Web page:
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Sunday, May 17, 2020

When the middle might be worse than the extreme

Although several months away, universities, including law schools, are trying to figure out how to conduct fall classes. This Inside Higher Ed piece from April offered fifteen scenarios. The favored approach seems to be a return to campus, but with social-distancing and other protocols and with accommodations for students and faculty with age, health, or other reasons for being unable to return to the workplace without a vaccine or herd immunity.*

[*] And assuming that the wave of reopenings in May and June does not produce spikes in cases in June and July that set us back by several months.

Which really means that most schools will be doing a hybrid. They will be mixing in-person, remote, and online classes. And  in-person classes must have remote components. Professors who want to return to the live classroom will have to divide their sections (half the class live on Day One, the other half live on Day Two) and combine it with interactive technology--namely some kind of Zoom or similar hook-up--for the students who cannot be there. (Recording or live-streaming the regular live class is not a reasonable accommodation).

I have been thinking about how this will work and I am not sure it will. My in-person classes work because of a high level of engagement with the students in the room--a rapidly moving conversation, my pacing and moving around the room a lot, and working with and off stuff written on the dry-erase boards. I do not see how I can do that while being close enough to the computer to interact with those students, answer questions, see who is chatting or raising a hand, etc. People on Zoom cannot see the dry-erase board, so visuals would have to be on share screen in addition to the Board. In being close enough to the computer to engage the remote students, however, I fear I am going to lose meaningful interaction with the students in the room.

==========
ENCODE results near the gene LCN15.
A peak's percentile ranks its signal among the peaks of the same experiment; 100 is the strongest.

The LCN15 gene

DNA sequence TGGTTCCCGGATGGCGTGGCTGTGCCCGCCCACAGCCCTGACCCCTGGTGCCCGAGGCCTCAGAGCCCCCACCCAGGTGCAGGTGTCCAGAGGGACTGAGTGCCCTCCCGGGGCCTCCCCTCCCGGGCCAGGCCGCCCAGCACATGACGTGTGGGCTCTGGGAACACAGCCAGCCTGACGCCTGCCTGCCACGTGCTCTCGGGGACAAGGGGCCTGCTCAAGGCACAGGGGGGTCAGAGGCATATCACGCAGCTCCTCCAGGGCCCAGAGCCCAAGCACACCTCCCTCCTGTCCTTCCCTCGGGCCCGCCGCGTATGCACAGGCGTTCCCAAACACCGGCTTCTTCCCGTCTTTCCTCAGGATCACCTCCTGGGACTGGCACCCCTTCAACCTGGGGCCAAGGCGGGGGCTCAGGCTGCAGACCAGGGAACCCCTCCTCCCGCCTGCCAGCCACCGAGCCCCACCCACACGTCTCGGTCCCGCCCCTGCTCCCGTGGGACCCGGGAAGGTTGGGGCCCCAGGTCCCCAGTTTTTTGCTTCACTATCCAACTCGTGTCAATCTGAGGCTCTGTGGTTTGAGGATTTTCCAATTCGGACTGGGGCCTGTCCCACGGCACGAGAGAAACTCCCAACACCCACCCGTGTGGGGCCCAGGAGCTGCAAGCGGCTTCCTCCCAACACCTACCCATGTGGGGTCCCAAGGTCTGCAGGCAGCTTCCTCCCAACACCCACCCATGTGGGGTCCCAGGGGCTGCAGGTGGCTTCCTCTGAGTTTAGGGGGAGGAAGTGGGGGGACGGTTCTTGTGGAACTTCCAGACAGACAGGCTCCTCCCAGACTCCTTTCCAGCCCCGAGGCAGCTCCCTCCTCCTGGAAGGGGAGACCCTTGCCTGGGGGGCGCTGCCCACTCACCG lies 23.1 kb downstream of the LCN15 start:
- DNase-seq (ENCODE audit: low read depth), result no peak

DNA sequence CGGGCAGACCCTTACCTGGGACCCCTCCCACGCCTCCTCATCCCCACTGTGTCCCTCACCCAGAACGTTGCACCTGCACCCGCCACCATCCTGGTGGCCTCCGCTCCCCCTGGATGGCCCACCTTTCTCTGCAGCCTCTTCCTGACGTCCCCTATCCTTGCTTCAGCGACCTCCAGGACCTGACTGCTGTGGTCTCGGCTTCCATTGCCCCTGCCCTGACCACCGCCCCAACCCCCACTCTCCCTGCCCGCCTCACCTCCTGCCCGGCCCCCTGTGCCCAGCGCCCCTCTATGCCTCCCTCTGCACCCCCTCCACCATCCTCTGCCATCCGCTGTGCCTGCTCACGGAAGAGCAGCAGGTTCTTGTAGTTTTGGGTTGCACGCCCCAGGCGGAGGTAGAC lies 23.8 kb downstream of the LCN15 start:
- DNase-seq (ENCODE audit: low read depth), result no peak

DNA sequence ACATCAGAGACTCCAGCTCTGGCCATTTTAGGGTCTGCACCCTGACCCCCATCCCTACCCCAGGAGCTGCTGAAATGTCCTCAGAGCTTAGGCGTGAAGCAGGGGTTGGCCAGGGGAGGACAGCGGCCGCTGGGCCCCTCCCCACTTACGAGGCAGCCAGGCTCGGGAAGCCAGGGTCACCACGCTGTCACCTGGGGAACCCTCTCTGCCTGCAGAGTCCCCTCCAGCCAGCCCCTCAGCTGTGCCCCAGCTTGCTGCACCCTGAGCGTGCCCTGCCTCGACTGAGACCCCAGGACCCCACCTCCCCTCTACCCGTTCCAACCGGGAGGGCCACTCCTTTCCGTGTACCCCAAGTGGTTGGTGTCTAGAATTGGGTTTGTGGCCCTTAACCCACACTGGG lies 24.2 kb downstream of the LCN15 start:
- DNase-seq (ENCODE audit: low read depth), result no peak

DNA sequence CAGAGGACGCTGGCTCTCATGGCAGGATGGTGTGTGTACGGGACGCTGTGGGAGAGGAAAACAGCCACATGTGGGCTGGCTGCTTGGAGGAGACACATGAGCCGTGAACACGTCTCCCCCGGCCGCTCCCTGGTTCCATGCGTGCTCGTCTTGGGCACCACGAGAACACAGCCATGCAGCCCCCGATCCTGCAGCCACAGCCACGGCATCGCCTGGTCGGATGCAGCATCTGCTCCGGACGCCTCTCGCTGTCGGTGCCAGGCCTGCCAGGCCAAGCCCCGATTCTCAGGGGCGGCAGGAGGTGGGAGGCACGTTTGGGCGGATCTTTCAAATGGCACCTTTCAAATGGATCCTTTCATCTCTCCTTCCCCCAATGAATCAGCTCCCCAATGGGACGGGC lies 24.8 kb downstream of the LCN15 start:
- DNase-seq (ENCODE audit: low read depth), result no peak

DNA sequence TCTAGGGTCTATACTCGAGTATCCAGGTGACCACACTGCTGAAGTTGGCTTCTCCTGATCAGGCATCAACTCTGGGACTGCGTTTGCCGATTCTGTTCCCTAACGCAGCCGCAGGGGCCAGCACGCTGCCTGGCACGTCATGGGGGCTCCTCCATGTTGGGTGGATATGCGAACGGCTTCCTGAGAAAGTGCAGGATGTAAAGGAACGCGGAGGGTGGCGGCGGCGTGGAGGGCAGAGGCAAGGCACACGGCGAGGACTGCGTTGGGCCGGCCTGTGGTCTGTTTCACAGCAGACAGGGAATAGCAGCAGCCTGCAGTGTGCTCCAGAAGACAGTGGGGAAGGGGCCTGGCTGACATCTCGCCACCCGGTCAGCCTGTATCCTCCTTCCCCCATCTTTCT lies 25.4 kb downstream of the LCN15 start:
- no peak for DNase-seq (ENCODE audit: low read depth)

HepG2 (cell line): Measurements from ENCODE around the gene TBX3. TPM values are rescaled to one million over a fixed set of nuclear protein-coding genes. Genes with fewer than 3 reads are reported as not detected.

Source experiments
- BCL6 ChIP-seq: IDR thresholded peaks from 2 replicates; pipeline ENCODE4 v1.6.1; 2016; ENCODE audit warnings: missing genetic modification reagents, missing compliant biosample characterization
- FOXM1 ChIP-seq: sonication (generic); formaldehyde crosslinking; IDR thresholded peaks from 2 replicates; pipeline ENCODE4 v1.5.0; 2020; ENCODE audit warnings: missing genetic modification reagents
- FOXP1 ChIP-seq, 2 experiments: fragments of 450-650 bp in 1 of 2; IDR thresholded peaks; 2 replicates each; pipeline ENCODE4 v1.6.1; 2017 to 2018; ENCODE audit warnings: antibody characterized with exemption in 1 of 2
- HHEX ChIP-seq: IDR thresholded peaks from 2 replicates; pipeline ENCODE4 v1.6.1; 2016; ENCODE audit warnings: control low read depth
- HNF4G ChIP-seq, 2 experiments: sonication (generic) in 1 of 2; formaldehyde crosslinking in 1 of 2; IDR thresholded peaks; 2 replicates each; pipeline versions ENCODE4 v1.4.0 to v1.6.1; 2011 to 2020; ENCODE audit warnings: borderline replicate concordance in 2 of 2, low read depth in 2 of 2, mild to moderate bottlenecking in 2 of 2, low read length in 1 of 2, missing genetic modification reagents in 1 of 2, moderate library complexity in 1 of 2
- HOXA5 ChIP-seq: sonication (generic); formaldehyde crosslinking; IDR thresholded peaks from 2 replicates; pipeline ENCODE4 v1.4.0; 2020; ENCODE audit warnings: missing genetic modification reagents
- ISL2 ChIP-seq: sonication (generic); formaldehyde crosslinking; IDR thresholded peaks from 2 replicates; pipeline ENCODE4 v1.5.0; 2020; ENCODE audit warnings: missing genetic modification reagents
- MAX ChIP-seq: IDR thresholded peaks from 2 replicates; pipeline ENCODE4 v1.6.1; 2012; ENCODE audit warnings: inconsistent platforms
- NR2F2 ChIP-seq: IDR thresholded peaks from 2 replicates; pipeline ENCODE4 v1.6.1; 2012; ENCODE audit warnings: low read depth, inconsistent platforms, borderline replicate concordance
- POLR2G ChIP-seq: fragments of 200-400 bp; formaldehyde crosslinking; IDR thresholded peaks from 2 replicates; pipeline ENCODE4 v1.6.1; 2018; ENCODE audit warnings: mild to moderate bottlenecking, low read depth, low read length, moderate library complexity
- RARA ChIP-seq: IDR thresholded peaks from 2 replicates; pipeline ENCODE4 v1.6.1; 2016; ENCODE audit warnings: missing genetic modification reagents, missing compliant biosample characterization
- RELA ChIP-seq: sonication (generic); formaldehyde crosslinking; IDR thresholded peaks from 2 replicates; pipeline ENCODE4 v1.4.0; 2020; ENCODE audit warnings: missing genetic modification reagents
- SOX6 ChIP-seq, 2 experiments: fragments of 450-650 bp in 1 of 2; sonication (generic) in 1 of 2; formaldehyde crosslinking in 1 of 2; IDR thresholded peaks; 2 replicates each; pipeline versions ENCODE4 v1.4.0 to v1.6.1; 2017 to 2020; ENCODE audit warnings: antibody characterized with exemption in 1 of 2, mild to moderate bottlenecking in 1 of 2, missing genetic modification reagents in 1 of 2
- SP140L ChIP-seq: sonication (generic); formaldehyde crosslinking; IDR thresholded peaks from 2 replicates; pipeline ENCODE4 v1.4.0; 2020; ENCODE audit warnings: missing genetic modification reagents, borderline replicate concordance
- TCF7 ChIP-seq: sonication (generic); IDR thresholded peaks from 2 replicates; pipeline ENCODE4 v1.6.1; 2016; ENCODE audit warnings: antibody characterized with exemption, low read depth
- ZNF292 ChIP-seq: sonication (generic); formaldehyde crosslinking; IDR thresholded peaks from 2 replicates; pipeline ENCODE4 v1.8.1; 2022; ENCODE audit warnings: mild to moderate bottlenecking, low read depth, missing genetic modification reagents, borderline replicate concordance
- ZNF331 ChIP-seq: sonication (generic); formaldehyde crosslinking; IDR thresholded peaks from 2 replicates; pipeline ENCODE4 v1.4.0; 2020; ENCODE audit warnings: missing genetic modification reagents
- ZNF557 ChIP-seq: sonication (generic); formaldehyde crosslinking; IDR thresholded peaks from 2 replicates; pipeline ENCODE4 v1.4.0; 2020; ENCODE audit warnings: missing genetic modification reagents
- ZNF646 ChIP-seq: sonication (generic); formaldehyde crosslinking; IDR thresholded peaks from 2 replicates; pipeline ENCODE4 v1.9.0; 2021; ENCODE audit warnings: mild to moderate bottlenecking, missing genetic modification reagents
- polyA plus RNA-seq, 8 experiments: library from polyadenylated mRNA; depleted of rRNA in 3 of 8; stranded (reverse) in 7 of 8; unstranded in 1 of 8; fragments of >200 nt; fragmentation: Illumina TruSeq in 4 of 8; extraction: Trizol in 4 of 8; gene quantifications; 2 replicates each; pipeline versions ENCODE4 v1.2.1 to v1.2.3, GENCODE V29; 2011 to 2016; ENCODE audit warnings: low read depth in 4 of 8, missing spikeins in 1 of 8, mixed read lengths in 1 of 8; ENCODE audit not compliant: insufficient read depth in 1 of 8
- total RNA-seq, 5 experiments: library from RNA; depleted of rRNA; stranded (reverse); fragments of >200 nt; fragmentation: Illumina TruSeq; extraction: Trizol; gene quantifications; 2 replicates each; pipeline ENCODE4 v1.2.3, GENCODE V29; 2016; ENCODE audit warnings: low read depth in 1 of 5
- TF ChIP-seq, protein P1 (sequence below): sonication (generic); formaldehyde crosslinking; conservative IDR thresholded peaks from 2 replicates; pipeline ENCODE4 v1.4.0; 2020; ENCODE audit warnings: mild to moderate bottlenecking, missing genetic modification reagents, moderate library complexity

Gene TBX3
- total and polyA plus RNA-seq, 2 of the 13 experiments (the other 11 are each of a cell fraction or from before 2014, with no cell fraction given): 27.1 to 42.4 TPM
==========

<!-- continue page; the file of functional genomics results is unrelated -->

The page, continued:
Given that, I think I might prefer to keep the entire class via Zoom. I believe I reached a point in March and April were I could run a Zoom class that was a reasonable approximation of an engaged law-school course that challenged students, engaged students, and taught students what they needed to know. It remains inferior to an in-person class. But it may be preferable to a hybrid that does a poor job for both sets of students.

Posted by Howard Wasserman on May 17, 2020 at 04:46 PM in Civil Procedure, Howard Wasserman, Teaching Law | Permalink


That sounds to me, Jim, though I don't know it from direct experience. (I've never been the teacher in that situation. I've seen enough like it to have a sense it works.) How, though, does one get a faculty trained, and in-room moderators trained, in time for late August classes? That's just three months away! Even if the electronic technology is in adequate supply, I don't see how one gets the human factor up and running *at scale* for this fall's classes

Posted by: Joe Miller | May 18, 2020 7:56:33 AM

Jim: Agreed. Not sure if my school has that technology or how how many schools do.

Posted by: Howard Wasserman | May 17, 2020 11:05:37 PM

Hybrid depends upon an in-room moderator that helps to bridge the in-class teacher and the online students, as well as some classroom hardware, such as a screen in front of the class and one in front of the teacher to highlight an online speaker. Agreed that the teacher can't manage it all simultaneously, but I think there are possibilities

Posted by: Jim Speta | May 17, 2020 10:48:28 PM

Hybrid does not make sense. Schools need to make the hard decision of which direction they want to go, or at least go initially. I'm not optimistic that in person instruction will remain possible once someone in the building tests positive.

Posted by: anon | May 17, 2020 8:06:51 PM

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